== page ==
The Penguin History of Latin America/Great Southern Land/aka Taking All The Fun Out Of History

George Santayana Quote: “History is a pack of lies about events that never  happened told by people who weren't there.” (7 wallpapers) - Quotefancy

Ok, so this week’s book review is a little different to my previous efforts. Primarily because it’s more of an opinion piece than a book review (though is there really a difference?) I started out hoping to write about one of a couple of fascinating looking works that I recently got my hands on but I encountered an issue with them……to put it simply, they bored me. How is that possible for a history nerd I hear you ask? Simple….the authors took what should have been exhilarating historical narratives, and they applied the tedious style so familiar to those of us who have studied history academically.

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Just a quick rant…..hey it’s my blog…..I’ll cry if I want to. Dear historical writers. You may not realise this, but it is actually possible to write about history in a way that is accurate, fact based AND entertaining. Why do some of you have to take a subject as fascinating as the Spanish conquest of Latin America, or the history of Australia, and reduce it to what resembles a tedious list of facts and figures written in an incredibly mundane academic fashion? What have you got against an engaging and informative narrative? Why do you insist on taking all the fun out of history? My own PhD is a prime example, its subject matter being Irishmen joining foreign armies in a quest for adventure. Exciting stuff right? Wrong. Because it’s written in an academic fashion, it makes me (and anyone else who attempts to read it) want to gouge my eyes out after the first couple of pages.

I do however understand why things are written in this fashion in universities or academic journals……they are usually for colleagues in the field or other individuals who are extremely familiar with the subject matter and its historiographical context. My issue is with historical works written for consumption by those without a background in academic history. The banal and humdrum style often employed in these books just discourages the reader in my opinion, and means that a large cohort of people are not exposed to important historical information. I’m not saying that these works are not well written, just that their style is off putting and really difficult to remain engaged with. And while I realise that ‘popular history’ is looked down upon in certain (usually academic) circles, nevertheless it is infinitely more successful in enlightening the general public with regards to history. Having said that, I’ll try to give these works another go……I just wish they were easier to read. God forbid someone may get excited about history!!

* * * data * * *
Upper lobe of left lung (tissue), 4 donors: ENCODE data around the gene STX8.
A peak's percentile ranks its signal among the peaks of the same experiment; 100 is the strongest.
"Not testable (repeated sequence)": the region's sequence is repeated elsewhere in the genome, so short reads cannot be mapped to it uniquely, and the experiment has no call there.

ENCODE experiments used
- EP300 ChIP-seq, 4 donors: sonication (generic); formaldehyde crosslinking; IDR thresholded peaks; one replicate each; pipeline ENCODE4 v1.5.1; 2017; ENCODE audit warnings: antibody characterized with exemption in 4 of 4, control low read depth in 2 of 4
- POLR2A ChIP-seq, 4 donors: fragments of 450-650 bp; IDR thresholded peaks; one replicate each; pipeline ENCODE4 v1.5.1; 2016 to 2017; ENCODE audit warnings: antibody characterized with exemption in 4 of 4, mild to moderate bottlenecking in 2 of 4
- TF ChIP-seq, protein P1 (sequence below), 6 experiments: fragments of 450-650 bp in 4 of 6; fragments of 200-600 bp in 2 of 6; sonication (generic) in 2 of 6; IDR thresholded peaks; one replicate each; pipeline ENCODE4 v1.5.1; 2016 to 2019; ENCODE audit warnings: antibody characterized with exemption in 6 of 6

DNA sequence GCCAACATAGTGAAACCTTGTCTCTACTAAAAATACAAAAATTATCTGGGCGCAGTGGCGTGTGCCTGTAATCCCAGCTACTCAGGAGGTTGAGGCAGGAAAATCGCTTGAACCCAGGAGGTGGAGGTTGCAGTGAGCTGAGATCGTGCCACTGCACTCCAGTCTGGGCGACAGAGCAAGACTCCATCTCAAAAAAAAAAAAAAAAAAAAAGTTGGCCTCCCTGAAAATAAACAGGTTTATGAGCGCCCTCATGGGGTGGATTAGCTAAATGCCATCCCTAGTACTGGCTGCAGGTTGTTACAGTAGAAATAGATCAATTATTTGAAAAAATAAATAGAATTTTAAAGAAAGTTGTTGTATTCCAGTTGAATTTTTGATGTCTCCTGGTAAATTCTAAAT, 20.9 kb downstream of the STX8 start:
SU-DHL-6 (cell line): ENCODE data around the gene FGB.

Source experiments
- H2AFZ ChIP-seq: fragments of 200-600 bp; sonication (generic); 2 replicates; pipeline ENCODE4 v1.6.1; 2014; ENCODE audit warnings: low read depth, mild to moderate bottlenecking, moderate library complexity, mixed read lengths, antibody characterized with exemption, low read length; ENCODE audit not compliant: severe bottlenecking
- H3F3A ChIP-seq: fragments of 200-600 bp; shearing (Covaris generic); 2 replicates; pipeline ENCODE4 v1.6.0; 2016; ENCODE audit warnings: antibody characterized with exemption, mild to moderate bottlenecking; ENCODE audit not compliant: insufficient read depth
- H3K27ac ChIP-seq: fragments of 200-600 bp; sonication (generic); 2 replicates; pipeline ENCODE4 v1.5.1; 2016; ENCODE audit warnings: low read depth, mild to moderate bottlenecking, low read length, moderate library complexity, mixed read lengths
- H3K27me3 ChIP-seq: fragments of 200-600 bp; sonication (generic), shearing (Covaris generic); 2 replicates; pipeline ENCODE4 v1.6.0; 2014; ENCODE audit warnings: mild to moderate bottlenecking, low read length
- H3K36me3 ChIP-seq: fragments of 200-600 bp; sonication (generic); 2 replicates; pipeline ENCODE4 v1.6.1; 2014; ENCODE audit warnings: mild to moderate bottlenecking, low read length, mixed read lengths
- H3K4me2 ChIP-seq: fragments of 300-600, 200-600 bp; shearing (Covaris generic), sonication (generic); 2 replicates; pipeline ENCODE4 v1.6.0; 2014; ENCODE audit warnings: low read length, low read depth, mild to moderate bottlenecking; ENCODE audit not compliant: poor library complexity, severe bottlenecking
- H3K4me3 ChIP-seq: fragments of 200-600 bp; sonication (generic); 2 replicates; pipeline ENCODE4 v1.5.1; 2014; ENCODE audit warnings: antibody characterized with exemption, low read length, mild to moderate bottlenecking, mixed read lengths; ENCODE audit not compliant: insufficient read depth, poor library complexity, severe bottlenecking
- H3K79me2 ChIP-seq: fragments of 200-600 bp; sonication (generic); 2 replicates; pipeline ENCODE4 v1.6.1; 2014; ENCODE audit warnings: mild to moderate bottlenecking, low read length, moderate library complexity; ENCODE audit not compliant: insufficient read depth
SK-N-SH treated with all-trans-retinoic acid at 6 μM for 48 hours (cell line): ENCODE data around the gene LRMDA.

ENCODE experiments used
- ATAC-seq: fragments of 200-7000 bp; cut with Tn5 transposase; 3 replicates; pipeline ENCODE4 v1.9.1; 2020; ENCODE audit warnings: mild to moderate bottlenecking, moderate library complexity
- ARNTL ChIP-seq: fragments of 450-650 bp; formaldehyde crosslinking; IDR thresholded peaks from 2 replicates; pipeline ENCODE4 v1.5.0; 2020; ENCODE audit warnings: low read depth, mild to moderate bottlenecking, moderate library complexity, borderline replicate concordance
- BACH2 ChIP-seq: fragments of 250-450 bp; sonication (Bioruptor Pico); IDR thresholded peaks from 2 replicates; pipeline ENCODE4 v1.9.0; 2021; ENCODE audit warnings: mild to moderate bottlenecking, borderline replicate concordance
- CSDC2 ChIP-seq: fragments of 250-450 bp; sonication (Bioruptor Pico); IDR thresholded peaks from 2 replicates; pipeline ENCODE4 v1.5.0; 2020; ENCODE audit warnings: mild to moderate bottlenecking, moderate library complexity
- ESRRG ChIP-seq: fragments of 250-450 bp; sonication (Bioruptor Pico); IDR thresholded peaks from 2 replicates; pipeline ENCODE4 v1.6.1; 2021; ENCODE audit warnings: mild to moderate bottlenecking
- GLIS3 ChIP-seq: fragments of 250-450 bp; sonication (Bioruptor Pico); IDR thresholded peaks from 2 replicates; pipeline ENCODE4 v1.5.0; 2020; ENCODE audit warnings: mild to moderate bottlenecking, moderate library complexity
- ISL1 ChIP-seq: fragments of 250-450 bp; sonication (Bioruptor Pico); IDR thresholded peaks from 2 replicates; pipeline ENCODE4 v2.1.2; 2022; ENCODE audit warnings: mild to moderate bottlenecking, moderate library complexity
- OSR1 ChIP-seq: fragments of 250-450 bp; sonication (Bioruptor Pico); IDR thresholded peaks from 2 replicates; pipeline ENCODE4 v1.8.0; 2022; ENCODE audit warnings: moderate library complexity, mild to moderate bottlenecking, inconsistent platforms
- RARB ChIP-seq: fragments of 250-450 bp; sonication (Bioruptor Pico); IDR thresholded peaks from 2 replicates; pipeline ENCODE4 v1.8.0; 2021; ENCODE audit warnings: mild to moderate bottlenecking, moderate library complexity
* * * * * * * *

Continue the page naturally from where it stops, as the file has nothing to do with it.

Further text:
I want to learn about history. Nerd - Ancient Aliens - Crazy History  Channel Guy | Make a Meme

So let’s start with The Penguin History of Latin America (2009), written by Edwin Williamson. The author is an academic, formerly of Oxford University, and this is immediately apparent in the dry and dreary style. Williamson turns what should have been a fascinating tale of conquistadors, hidden treasure, war, adventure, native resistance and the development of an entire continent into a rather boring account, with sections such as ‘patterns of settlement’ and ‘development and nationhood in historical perspective’. It’s not a good sign of a work if you have to read and re-read the same lines over and over, or if your mind wanders during the reading. Here’s a wonderful example of Williamson’s prose – ‘the potency of this invigorated ideology of royal absolutism lay in the fact that the Church legitimised the power of the Crown by resolving the historic tension between the absolutist and contractual views of royal authority’…..I’m sorry, what? Do you mean church and state worked together for their mutual benefit? Then just say that. Simplicity does not have to be synonymous with that eternal bugbear of academia – ‘dumbing down’.